Is there a bigger racket in publishing than textbooks? They cost a ridiculous amount, they are updated regularly so professors often assign the newest (and most expensive) version, and they’re often required so you don’t have a choice about spending $100 on something you’re going to use for four or five months and then maybe never again.
Or do you?
It may be easiest just to buy that list of textbooks directly from the university bookstore, since they’re likely to be in stock and you can get all of them at once, right away, but if you’re willing to work at it, and start the hunt early, there are cheaper ways to get your textbooks for the semester. Students can buy textbooks used off Amazon, bid for them on eBay, trade or purchase them on Craigslist or other swap sites, or network with other students who took the same class last year and might be willing to sell their textbook if they still have it. Barnes & Noble also sells used textbooks, although their stock is often cross-listed on Amazon.
Renting textbooks is also an option – you pay less for the book, but you have to give it back at the end of the semester, and some vendors will fine you if the book is damaged when it gets back to them. Chegg is a popular textbook rental site. Big online sellers like Amazon and Barnes & Noble also rent out textbooks. In a 2014 article, The U.S. News and World Report also recommended TextbookRush, Skyo, and eCampus.com. And there are dozens more: BookRenter, Textbooks.com, Campus Books, Bookbyte, Bigwords.com, Direct Textbooks, Textbook Recycling, and the person-to-person trading site Student Book Trades are only a few of the options available online for tracking down affordable textbooks.
Here at the library, we often encourage students to get TexShare cards (which give you access to other Texas academic, public, and medical libraries for free) or use the Interlibrary Loan service, which brings books, media, and journal articles directly to you through email and the postal service. Yes, we can get that book mailed to the library for you! But what about textbooks? It might seem that these services would be a great way to get a textbook for free, but this is actually not a good solution.
Most public libraries do not buy textbooks. They are in high demand, they are expensive, they are at a high risk for being stolen, and they do not stay current for long – in short, the same reasons you don’t want to buy a textbook outright. Libraries participating in TexShare or Interlibrary Loan may not have the title. If they do, they may choose to not lend it out. Also, checkout times for both services are limited: even if the textbook did come through, you would only have it for two to three weeks before needing to return it, even if your exam over those chemistry equations is a month away.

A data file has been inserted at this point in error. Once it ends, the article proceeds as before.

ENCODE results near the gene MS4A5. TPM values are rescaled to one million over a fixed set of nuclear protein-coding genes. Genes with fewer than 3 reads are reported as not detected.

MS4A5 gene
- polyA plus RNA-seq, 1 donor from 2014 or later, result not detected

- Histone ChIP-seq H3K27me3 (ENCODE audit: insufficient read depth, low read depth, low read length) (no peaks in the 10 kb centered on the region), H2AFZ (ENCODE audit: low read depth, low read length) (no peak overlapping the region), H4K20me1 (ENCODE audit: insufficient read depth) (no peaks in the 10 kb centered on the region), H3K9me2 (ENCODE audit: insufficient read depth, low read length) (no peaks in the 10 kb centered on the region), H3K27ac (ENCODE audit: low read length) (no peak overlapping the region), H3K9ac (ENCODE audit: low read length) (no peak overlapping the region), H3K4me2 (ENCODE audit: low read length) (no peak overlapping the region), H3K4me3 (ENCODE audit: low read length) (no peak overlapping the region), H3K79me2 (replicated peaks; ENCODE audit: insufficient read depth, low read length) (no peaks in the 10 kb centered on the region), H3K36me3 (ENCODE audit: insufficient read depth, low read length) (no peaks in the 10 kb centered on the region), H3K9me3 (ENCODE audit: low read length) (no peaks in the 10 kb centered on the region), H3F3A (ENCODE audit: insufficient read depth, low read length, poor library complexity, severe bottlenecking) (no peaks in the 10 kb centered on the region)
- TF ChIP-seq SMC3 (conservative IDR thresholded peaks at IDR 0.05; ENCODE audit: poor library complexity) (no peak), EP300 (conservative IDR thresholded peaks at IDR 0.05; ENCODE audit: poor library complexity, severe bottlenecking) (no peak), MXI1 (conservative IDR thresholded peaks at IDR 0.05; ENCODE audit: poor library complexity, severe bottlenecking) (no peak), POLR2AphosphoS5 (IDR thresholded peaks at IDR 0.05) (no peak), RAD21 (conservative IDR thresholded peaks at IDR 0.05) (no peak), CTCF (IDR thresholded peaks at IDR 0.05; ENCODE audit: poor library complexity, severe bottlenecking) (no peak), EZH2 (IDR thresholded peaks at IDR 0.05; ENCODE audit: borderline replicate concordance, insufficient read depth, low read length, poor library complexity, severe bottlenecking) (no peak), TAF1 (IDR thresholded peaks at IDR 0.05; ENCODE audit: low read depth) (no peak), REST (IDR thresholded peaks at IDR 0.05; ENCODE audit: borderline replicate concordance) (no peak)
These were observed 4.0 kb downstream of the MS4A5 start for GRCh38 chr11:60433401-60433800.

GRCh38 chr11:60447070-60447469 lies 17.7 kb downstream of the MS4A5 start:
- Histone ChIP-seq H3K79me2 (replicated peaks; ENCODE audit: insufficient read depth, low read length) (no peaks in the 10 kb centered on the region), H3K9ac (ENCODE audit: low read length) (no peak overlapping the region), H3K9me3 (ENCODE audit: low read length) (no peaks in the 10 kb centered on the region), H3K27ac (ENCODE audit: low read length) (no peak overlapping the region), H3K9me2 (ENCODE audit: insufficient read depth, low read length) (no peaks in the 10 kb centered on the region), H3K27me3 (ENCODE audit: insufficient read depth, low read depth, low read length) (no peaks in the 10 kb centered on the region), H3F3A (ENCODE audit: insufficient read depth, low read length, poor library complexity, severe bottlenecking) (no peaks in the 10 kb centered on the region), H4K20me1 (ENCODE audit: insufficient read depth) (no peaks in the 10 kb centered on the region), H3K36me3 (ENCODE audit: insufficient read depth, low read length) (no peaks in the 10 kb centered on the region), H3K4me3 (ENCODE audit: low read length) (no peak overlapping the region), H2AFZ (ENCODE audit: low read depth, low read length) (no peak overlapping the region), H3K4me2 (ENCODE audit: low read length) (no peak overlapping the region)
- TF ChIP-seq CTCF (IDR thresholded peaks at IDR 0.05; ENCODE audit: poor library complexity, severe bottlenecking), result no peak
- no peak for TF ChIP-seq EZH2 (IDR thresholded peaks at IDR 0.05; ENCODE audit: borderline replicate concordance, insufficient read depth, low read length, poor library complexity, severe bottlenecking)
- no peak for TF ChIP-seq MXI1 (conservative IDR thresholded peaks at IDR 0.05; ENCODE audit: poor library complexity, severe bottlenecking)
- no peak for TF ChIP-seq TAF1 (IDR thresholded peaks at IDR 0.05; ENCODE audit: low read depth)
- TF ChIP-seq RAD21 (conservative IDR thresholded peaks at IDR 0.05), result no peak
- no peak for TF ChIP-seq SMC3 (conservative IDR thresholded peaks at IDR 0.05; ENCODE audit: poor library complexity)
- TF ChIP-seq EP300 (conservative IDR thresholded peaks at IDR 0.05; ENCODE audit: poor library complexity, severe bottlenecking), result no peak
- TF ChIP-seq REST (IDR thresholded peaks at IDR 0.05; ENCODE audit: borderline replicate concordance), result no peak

There’s also a way to get access to some textbooks without having to buy them, right here in the library. The Downs-Jones Library’s own textbook collection (course reserves) is limited. We too do not buy textbooks. Our textbook collection is stocked by generous professors who bring in their own copies of the required texts and allow us to lend them out to students on a restricted/reserved basis. These textbooks can only be used in the library for two hours at a time – the system starts adding fines when books come back late, and they set off the alarms if they go outside. And we often have only one copy at a time, so if it’s checked out, you’ll have to wait until your classmate brings the book back.
Wondering if the Downs-Jones Library has your textbook available? Check out this branch of the online catalog at http://voyager.htu.edu/vwebv/enterCourseReserve.do. Dropdown menus allow you to search by professor’s name, subject department, and class title to quickly determine whether the library can save you the need to buy a textbook, or cover for you until the book you just rented from TextbookRush arrives.